William Byron celebrates winning the NASCAR XFINITY Series championship Saturday night at Homestead-Miami Speedway. (Jeremy Thompson photo)

HOMESTEAD, Fla. — After enduring heartbreak in the NASCAR Camping World Truck Series playoffs last season, William Byron wasn’t going to be denied a championship again at Homestead-Miami Speedway.

And after a torrid late-race battle with JR Motorsports teammate Elliott Sadler, Byron asserted himself in the closing stages and came out on top to win the NASCAR XFINITY Series title on Saturday night.

Byron led the points race for much of the last two-thirds of the event, but after the final round of green-flag pit stops, his No. 9 Liberty University Chevrolet began to fall off while Sadler’s No. 1 OneMain Financial Chevrolet rose rapidly.

With 38 to go, Sadler made his first bid for the title when he tried to slide past Byron and banged doors with the teenager, but the veteran kept his foot in it and completed the pass two laps later to take fourth on-track and the provisional points lead.

At that point, Byron went into his playbook and moved up to the extreme high line in an effort to track Sadler back down. He closed back down to roughly three car lengths before getting into the outside wall in turn three with 22 to go, losing a full second to Sadler and appearing to have lost his chance to contend.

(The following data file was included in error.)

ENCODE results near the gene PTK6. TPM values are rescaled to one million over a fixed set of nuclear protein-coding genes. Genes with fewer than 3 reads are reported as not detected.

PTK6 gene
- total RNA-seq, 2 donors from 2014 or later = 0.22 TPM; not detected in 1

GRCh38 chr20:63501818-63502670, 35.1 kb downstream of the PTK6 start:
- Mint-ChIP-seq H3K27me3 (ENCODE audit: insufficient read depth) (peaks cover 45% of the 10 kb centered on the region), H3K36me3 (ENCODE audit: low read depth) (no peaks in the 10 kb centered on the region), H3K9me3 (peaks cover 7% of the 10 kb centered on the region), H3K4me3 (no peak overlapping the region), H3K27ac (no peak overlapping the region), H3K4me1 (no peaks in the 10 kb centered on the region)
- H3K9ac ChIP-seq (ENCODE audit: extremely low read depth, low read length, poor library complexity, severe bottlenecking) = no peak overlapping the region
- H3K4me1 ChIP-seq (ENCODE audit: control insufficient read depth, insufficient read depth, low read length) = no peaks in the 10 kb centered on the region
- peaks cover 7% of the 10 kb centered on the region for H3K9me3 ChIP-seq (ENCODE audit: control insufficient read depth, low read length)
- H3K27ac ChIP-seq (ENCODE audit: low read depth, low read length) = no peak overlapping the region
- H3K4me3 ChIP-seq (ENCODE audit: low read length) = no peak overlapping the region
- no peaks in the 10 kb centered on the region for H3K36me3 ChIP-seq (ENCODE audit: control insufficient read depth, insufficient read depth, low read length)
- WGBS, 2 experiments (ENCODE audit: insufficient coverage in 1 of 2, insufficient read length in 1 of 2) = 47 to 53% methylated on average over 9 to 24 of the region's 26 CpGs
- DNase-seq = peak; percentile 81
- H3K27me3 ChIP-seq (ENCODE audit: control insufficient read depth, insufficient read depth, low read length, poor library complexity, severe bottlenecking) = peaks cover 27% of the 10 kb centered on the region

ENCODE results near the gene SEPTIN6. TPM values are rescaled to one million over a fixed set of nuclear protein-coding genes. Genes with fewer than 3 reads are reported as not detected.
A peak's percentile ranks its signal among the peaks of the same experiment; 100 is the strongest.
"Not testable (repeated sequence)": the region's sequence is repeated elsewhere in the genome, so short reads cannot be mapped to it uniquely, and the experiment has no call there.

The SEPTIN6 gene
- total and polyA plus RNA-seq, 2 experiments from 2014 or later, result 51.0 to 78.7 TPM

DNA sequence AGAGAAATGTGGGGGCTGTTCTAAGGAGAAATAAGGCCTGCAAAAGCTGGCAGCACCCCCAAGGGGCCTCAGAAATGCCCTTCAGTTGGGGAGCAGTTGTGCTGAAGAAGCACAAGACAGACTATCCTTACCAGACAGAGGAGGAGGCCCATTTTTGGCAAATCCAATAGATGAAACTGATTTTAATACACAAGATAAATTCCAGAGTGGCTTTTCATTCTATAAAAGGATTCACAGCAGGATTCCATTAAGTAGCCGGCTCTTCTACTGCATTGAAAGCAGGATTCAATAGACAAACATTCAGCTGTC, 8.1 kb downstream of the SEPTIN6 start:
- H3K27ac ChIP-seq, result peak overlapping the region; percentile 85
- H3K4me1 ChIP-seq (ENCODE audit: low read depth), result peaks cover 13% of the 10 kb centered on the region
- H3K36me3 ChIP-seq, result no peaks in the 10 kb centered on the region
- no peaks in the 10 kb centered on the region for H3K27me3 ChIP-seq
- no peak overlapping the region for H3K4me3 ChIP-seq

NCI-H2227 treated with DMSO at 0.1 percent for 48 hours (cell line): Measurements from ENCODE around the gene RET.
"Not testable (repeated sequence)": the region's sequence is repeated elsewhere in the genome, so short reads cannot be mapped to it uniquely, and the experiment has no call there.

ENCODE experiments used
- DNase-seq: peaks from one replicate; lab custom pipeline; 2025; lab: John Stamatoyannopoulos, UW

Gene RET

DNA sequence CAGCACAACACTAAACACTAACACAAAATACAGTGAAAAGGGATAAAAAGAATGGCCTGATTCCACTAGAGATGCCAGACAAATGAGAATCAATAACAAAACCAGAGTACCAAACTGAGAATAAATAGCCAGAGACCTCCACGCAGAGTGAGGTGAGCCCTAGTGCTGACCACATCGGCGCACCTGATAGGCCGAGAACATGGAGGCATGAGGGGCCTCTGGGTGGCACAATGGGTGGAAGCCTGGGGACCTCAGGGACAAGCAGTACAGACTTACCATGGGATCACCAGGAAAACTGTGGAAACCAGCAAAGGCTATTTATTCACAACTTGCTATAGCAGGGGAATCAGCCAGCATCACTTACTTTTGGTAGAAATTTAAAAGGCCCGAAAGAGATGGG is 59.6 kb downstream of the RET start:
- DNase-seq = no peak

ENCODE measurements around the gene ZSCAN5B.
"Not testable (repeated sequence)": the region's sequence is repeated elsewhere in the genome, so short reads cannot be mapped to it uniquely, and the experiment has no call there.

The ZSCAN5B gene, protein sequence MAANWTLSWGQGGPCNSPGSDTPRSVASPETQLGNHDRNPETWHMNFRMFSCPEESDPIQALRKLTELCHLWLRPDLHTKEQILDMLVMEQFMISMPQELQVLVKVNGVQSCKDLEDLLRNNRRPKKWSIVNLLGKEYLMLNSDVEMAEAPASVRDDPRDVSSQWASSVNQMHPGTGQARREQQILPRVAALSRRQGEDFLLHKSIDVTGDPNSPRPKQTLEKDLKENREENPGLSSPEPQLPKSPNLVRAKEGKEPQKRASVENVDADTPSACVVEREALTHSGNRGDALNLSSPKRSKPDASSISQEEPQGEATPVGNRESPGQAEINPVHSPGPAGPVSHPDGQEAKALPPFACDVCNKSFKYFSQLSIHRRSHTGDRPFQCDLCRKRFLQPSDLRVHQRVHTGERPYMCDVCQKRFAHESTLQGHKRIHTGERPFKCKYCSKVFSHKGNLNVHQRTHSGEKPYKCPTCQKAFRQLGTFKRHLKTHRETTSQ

But Byron refused to give in. He returned to the high groove and dug deep, closing on Sadler’s back bumper with 10 to go and charging to the bottom of turn three in an effort to slide past and reclaim the championship.

The pass stuck and Byron motored through to third in the running order, while Sadler slid into the outside wall and faded out of the title picture with damage to the right side of his machine.

From there, Byron hung on to become the second-youngest titlist in XFINITY Series history at 19 years, 11 months and 20 days old.

He also becomes the second rookie champion in series history, following on from former JR Motorsports driver and soon-to-be Hendrick Motorsports teammate Chase Elliott, who took the crown in 2014 as an 18-year-old rookie.

“I don’t know that I took a breath the last 20 laps,” said Byron of the intense fight with Sadler. “That was incredible.”

“I just have to thank this team. This is awesome. Elliott raced me clean and we just raced hard for it. I just can’t believe this. I’ve just got to thank God for giving me this platform to perform. … I’m tired, whew. Thanks to all the fans here this evening; this is an unbelievable crowd. I can’t believe it we just did that. It feels like a dream.”

Byron’s season saw him taste success at some of the most recognizable venues in the sport, including wins Daytona Int’l Speedway and Indianapolis Motor Speedway in July, as well as his first-career win at Iowa Speedway in June and a win at Phoenix Raceway during the heart of the playoffs that secured his place among the Championship 4.

Continued on the next page…

Pages: 1 2
Jacob Seelman

Jacob Seelman, 24, is the founder and managing editor of 77 Sports Media and a major contributing writer for SPEED SPORT Magazine. He is studying Broadcast Journalism at Winthrop University in Rock Hill, S.C. and also serves as the full-time tour announcer for the Must See Racing Sprint Car Series.

View all posts by Jacob Seelman
error: Content is protected !!